Monday, August 5, 2013

Things I've Learned So Far: My Personal Take on Teaching ESL

I've finished up my first semester of teaching! Holy cow does time fly! For those curious or interested on what it is like teaching in a Korean elementary school I'm putting together some of my thoughts on the subject. These are just some things I've learned while teaching, and from my previous experience working with children, that may or may not be helpful to keep in mind.

First and foremost, there is the language barrier. Obvious, no? You are not required to know ANY Korean when taking a job to teach as a native English teacher. You are here to speak English anyway right? While this is certainly true, you need to realize there will be a lot of confusion between you and your students. You have no idea what they are saying and they are baffled by the sounds that come out of your mouth. You may both pick out a word here or there, but there will be a considerable gap in understanding. You can't even express to them that you don't understand Korean, so they continue to try and communicate you with slowly spoken Korean that you have no foundation to understand.

Alright people, stay cool. Now is not the time to become frustrated or upset. Sure, you've said the same thing at a snails pace and five different ways and all you have to show for it is a face full of confusion staring up at you, but your attitude is everything.  Kids may not know what you're saying, but they are masters of body language. Are you frustrated at you inability to teach something? Your kiddos can easily assume you are frustrated or disappointed with them personally. They can be so terrified of getting something wrong that they won't participate, for fear of upsetting you. Kids need to be able to practice their language skills in a safe environment where they don't feel like they will be humiliated for not being perfect. For active participation, you need to build rapport with the kids, which includes an element of trust.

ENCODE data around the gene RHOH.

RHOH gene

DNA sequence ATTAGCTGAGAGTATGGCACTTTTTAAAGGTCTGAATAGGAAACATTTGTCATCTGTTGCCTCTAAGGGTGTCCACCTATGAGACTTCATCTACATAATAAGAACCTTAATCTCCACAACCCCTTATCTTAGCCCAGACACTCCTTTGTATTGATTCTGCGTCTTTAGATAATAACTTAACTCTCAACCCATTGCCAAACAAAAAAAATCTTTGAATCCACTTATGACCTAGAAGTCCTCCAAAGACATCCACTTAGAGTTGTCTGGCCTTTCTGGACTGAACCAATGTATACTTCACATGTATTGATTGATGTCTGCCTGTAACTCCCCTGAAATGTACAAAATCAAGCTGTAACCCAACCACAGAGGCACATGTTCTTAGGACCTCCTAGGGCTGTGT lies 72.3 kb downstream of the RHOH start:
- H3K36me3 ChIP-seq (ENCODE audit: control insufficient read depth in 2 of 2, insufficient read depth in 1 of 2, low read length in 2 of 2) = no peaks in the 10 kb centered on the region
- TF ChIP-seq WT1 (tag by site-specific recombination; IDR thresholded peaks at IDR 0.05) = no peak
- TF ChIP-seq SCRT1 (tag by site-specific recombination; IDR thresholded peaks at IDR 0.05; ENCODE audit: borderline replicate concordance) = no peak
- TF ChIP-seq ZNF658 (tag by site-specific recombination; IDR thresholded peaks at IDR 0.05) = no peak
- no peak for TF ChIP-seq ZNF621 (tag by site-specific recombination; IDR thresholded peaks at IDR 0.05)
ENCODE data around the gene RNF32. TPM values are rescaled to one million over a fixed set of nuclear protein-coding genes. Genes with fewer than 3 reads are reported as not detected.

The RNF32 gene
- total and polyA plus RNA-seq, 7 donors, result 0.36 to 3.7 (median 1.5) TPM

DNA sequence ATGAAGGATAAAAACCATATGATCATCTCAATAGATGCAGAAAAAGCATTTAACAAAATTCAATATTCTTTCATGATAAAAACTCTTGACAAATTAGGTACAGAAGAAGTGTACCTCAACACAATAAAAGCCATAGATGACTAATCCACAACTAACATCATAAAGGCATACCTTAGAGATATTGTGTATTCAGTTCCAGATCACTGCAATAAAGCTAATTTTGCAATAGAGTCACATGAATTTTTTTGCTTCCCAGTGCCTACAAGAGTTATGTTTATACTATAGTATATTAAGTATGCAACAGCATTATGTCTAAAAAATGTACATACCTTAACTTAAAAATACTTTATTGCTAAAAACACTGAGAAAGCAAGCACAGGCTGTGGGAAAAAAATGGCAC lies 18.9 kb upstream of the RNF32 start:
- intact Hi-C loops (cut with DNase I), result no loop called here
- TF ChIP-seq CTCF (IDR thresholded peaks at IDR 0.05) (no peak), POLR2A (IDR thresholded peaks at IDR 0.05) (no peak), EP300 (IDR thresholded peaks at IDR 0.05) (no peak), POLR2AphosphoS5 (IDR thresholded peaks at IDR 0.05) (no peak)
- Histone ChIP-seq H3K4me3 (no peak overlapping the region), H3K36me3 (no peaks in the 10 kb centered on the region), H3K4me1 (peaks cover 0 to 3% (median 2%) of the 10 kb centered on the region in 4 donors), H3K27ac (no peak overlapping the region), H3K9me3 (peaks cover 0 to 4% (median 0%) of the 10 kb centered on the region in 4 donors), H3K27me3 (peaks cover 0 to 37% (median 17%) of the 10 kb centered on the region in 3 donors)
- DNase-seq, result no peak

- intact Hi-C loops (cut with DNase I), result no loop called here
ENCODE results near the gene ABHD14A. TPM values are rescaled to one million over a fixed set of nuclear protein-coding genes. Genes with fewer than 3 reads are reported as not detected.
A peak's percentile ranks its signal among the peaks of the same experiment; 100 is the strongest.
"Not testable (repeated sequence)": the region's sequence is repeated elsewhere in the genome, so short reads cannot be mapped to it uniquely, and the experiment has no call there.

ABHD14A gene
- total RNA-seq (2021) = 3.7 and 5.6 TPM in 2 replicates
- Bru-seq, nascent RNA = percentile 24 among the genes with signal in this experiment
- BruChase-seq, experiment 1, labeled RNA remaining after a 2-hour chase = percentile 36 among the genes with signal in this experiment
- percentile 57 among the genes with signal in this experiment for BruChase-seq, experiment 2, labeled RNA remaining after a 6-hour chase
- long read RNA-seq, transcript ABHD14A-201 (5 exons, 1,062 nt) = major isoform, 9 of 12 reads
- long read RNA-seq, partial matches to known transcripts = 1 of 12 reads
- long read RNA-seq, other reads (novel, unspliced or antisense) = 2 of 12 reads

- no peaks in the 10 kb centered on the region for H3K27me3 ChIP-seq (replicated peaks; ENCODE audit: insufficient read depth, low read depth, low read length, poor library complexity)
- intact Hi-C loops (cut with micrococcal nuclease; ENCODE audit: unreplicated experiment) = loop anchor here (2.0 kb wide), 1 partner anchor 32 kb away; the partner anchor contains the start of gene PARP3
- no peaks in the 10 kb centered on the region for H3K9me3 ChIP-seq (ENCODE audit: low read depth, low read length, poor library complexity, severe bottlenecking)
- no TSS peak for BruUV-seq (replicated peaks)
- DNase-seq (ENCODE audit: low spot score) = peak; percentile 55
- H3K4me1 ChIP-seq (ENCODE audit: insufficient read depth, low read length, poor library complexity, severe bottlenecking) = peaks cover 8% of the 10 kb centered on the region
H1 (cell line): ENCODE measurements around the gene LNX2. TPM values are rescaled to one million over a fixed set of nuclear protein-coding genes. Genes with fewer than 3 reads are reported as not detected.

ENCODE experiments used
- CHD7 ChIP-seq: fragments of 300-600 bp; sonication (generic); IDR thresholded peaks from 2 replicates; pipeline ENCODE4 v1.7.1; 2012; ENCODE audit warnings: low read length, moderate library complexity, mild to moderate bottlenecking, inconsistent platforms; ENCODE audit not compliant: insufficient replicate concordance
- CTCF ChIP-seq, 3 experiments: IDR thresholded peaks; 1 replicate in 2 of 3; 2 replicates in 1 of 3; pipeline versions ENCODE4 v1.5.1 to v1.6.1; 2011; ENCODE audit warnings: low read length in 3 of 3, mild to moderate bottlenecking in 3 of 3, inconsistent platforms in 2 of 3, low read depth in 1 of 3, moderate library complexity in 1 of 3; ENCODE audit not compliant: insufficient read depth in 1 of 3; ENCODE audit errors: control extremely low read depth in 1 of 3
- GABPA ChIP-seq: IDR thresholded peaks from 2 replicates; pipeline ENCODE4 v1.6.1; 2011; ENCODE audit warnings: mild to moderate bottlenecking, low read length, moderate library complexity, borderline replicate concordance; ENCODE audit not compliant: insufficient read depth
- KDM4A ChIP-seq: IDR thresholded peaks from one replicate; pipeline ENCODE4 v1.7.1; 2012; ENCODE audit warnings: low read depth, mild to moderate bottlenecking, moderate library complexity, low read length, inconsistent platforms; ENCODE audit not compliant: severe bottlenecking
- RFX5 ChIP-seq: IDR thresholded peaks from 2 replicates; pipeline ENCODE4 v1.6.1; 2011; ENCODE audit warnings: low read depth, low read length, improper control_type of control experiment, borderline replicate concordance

Be predictable, be patient, be fair, and do not take things personally. Kids may not participate, ignore you, or even mock you, but you need to treat each day as a fresh start. This does not mean let them get away with bad behavior, but rather after dishing out the prescribed repercussions don't hold a grudge. Kids have lives of their own and you may be the only person they can take it out on. Or maybe they hate English because they are tired of going to hagwons (private tutoring classes) after school instead of relaxing or playing. You need to at least provide them with the chance to improve, and it's their choice to take it or not.

Think of it in terms of a child and their pet dog. The child will talk to the dog and get frustrated because they don't see why the dog can't understand. However the dog is always happy to see the child and willing to engage when the child is ready. Try to emulate the dog's attitude. Even if a student had a bad day yesterday, at least they know you'll happily include them in today's discussion. Be forgiving.

I personally encourage the smart asses in class. If they have a silly answer for a project, I'm totally for it as long as they follow through in English. If you want to draw an ant asking "May I eat this human?", that is a great answer. You want to make a zombie pig out of clay? Go for it! It may not be the exact assignment but the kids really are surprised when you tell them that you like their idea and they can do it. They often really enjoy the assignment afterwards and put a lot more energy into their work.

It mostly comes down to kids being kids. You may not be able to communicate well, but they still want your attention. Sometimes it's by misbehaving, other times running up to you after school to say hello. You will have your favorites, and not your favorites, but they don't need to know that. In order to really learn they need to enjoy some aspect of English, and the teacher's attitude is good place to start.

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